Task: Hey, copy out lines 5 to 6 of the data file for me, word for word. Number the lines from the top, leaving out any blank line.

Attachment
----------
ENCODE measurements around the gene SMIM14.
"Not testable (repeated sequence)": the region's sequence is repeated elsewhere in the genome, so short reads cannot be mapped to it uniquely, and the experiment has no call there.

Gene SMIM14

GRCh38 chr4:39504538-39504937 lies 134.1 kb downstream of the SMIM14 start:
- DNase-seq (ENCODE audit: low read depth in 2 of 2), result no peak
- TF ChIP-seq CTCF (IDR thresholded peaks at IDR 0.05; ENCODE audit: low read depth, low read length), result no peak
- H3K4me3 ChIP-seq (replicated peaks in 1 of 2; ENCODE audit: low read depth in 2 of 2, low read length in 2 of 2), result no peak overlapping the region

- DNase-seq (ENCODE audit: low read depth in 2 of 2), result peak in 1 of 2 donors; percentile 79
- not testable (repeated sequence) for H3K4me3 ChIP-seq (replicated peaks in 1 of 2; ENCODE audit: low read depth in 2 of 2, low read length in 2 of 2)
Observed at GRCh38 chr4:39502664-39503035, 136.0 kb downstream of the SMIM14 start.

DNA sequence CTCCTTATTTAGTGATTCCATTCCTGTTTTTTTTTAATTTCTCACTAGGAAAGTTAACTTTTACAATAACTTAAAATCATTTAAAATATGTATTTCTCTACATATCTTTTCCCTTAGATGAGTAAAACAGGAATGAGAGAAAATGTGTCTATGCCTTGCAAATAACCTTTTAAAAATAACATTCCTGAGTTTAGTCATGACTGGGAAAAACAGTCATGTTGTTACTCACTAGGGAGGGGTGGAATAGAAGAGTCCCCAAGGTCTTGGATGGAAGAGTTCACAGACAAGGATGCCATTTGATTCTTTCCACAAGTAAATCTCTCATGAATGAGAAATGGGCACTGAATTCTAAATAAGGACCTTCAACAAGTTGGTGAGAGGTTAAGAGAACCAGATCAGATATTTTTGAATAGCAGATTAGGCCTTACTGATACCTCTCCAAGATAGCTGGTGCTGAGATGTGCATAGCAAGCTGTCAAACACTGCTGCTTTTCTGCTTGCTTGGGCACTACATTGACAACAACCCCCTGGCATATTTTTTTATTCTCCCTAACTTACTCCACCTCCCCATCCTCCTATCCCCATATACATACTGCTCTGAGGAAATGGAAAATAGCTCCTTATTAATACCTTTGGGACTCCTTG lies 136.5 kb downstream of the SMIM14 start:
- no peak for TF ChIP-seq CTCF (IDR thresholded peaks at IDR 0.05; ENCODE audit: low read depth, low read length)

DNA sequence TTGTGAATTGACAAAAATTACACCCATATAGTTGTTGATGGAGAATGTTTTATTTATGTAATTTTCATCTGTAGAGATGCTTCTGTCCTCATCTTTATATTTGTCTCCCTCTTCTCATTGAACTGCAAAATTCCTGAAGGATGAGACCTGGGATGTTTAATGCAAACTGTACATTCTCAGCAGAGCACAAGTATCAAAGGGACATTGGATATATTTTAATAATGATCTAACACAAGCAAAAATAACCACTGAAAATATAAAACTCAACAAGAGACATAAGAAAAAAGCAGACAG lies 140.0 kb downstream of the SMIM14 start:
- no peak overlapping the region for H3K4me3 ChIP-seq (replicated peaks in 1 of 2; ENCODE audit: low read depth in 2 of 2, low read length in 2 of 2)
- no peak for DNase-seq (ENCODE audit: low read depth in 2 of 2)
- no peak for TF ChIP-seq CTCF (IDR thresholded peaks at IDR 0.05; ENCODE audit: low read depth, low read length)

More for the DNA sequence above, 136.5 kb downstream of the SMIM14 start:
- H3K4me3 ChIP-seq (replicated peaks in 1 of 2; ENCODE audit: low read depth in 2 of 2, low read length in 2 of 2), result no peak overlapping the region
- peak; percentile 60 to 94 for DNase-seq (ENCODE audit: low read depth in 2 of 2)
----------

- DNase-seq (ENCODE audit: low read depth in 2 of 2), result no peak
- TF ChIP-seq CTCF (IDR thresholded peaks at IDR 0.05; ENCODE audit: low read depth, low read length), result no peak